Following the discussions between India and Pakistan at the Ministry of the Interior on 25 and 26 November 2008 in Islamabad, a joint statement was made. The full text of the statement is presented below: first, Section 73 of the VCCR refers to the provisions of the VCCR as such and not directly to the rights it contains. This means that the absolute notion of rights cited in the VCCR is imaginary and very broad in the textual meaning of section 73. Article 36 VCCR is also not, in the first place, a human rights provision, although the dimensions of human rights are easily due to it. It deals with the procedural aspect of “the exercise of consular duties” and intends to “facilitate the performance of these functions.” In this context, the 2008 agreement is useful and relevant. It is a firm description of the procedure to be followed by the governments of India and Pakistan in cases concerning Article 36 of the CSV. On 21 February 2019, the International Court of Justice ended the hearing of India and Pakistan`s arguments on the Jadhav case and the cases are reserved for deliberations. In 2017, India filed a lawsuit against Pakistan seeking consular access to Mr. Jadhav (allegedly an Indian spy from Pakistan) convicted of espionage. The case stems from an application by India under Article 40, paragraph 1, the statute of the Court of Justice and Article 38 of the Internal Regulation, which was read in Vienna on 24 April 1963, along with Article 1 of the optional Protocol on Mandatory Dispute Settlement (optional Protocol). was prepared to authorize consular access to a commitment by the State of India to cooperate with Pakistan in a mutual investigation into alleged crimes committed by Jadhav on the territory of Pakistan, and his possession of an Indian passport with false certifications.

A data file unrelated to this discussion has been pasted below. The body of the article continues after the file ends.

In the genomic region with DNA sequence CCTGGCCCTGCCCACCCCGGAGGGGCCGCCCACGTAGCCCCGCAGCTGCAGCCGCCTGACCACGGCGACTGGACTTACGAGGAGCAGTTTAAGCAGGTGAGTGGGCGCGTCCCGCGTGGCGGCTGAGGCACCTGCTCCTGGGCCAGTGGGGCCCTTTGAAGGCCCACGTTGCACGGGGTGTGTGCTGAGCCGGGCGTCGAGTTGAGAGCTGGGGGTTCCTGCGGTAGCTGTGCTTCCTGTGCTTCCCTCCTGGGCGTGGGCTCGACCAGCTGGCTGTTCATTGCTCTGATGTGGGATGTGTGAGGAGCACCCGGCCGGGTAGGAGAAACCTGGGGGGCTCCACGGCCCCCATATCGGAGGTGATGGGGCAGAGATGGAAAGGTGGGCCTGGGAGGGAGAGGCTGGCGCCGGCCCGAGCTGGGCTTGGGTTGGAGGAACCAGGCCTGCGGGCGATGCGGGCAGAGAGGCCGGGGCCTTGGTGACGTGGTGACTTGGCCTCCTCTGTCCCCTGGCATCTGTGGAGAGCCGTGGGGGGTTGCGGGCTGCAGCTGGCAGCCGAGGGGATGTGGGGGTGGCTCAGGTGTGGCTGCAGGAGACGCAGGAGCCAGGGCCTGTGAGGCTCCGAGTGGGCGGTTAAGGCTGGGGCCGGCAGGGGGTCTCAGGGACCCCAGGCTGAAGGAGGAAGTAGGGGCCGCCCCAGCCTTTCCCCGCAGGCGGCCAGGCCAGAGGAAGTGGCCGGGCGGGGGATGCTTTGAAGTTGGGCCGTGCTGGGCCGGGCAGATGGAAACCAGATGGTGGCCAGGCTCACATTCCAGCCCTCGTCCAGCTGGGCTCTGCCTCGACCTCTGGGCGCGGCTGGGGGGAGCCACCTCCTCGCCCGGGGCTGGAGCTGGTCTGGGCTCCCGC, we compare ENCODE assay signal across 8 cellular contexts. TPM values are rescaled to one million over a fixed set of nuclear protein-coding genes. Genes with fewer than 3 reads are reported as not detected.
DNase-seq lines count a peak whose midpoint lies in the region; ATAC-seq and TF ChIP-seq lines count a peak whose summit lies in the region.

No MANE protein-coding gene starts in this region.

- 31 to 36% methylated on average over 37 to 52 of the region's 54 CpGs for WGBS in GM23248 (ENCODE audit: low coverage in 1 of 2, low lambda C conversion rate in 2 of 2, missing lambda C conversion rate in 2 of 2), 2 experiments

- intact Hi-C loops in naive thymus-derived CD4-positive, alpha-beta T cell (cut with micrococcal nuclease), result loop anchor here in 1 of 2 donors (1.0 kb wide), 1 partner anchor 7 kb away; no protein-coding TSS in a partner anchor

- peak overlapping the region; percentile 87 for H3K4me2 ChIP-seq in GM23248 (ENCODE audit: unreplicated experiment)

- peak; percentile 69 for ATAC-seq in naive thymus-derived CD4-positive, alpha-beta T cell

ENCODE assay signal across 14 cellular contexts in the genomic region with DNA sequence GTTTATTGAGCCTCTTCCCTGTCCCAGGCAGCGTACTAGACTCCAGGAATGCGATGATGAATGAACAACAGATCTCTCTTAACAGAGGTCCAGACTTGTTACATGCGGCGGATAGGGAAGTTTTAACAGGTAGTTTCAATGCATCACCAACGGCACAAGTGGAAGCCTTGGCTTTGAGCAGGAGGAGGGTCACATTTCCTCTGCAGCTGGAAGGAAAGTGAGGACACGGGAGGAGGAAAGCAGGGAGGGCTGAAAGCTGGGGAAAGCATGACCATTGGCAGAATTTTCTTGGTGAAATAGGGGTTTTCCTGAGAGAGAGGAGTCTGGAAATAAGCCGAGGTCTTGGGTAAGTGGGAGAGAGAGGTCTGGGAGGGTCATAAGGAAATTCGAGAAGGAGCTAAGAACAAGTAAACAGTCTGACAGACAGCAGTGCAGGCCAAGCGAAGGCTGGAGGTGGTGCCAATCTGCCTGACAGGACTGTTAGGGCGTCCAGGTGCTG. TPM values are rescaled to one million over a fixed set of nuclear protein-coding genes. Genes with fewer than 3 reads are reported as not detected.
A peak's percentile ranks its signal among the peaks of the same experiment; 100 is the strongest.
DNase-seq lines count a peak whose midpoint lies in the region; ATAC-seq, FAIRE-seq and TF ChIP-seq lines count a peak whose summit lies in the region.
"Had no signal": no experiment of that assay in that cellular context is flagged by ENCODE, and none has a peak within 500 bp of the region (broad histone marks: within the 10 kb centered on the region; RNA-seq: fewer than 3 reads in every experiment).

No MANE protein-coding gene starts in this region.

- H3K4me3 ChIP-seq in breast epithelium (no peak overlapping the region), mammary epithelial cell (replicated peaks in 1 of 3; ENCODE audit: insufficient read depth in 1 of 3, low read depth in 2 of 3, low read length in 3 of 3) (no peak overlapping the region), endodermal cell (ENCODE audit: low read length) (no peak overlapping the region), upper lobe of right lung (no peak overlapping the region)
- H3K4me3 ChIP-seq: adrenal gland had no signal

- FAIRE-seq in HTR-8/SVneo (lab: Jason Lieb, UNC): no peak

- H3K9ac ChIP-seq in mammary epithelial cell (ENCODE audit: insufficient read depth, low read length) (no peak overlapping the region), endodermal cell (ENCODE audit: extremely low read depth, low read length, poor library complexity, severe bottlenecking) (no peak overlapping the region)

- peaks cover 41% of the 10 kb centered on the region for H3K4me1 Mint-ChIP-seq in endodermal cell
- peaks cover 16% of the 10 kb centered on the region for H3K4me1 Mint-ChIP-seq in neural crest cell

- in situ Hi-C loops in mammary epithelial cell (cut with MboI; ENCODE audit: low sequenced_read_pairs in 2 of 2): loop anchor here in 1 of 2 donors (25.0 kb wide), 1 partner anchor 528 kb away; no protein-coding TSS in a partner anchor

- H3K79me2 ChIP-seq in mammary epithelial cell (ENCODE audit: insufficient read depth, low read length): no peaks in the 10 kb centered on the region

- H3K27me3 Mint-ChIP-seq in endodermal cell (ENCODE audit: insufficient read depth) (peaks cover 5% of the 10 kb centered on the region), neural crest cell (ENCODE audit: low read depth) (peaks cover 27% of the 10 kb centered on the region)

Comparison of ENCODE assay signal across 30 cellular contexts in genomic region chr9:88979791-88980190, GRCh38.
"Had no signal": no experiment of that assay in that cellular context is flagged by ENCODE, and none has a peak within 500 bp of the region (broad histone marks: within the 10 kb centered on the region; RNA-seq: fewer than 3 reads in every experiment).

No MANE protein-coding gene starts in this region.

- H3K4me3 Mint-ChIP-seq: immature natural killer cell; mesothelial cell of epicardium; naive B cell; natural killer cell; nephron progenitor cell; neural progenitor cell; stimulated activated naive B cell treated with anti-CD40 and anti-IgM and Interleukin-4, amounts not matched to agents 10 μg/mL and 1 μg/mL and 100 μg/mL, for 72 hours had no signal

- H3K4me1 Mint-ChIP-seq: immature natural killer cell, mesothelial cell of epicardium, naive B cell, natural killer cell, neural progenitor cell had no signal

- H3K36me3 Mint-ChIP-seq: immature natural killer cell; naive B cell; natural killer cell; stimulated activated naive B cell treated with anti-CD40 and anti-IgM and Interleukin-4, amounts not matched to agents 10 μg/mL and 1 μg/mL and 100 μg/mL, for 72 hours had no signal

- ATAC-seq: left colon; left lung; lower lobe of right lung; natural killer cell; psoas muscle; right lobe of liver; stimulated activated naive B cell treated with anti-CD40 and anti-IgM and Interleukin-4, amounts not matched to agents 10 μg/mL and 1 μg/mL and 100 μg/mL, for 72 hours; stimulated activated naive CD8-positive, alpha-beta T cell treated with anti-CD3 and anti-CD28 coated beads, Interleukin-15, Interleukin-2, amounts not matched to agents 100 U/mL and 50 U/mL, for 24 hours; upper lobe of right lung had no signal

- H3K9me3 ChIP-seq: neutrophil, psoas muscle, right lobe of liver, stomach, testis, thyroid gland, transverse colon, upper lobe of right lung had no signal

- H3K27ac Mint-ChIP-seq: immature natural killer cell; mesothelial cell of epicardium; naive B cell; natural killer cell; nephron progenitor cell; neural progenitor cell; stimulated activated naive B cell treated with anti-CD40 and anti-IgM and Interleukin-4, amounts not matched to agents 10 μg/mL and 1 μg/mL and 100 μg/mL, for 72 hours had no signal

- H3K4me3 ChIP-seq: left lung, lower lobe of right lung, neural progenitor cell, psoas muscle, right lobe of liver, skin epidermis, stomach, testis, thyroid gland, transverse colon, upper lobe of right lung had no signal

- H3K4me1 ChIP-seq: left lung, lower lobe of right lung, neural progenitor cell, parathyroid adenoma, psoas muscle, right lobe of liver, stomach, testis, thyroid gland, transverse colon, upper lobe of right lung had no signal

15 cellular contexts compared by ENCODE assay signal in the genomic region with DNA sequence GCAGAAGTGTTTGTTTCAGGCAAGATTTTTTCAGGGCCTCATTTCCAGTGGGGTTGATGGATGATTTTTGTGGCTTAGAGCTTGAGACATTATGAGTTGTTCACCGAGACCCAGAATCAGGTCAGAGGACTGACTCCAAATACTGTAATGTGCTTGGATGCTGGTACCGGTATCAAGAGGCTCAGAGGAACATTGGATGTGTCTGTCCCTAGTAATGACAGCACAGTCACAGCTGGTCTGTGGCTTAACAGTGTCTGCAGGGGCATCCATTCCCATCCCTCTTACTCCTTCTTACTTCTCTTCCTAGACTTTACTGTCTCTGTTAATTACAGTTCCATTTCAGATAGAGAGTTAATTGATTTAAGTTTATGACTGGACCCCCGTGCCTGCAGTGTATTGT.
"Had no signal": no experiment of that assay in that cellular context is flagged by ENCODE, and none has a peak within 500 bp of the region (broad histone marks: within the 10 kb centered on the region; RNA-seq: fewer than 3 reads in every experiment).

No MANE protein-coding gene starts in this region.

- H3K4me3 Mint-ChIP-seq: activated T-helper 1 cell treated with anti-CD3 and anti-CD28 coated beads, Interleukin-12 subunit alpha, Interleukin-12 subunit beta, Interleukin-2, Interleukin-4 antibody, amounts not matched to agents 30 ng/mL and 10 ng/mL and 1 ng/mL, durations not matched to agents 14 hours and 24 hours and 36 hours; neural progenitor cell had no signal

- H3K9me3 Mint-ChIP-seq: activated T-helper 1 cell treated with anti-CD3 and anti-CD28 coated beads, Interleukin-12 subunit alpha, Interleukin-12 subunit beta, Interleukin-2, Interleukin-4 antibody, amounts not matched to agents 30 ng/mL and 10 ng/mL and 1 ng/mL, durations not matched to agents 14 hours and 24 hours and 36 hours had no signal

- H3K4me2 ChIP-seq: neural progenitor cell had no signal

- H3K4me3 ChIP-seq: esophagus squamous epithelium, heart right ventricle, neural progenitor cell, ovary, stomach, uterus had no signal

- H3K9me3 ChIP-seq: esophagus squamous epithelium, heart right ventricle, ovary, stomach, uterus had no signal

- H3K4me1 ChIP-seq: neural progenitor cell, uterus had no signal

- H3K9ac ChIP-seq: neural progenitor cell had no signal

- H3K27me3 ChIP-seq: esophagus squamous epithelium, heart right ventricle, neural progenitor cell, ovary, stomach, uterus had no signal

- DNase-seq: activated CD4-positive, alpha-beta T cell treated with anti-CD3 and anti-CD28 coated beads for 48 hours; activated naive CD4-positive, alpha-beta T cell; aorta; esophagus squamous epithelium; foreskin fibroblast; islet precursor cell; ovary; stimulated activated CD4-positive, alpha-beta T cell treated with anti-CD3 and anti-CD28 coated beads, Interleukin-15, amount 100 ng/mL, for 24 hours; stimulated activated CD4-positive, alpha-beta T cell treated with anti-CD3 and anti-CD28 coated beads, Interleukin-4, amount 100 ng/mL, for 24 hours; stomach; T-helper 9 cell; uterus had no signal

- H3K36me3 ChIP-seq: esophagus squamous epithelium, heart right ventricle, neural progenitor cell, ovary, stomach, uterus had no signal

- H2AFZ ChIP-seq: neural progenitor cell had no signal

The State of Pakistan states that its view is legally correct, in accordance with point vi of the 2008 Indo-Pak bilateral agreement on consular access. However, the second argument, which is raised only by India, is that the 2008 agreement is, in any event, inherently inoperable for two distinct reasons: if interpreted as Pakistan claims, the bilateral agreement differs from the effective implementation of the purpose and objective of the former multilateral VCCR, invalidating it under Article 41 (read by 42) of the VCLT; It is not registered with the Secretariat of the United Nations and therefore cannot be referred to the International Court of Justice. If these are regarded as international human rights and not just as state rights under the OAS, is the sending state obliged to provide full consular services to its national upon their arrest under Article 36? If it is a right of states under international contract law, they would have the right, but not the obligation to provide consular services to their nationals. Now that the issue is clearly in the area of international human rights, the sending state is now certainly responsible for providing comprehensive consular services, including the mediation of an appropriate lawyer for the accused at the expense of the State of origin, regular pastoral visits by consular officials and the provision of basic livelihoods inside during incarceration.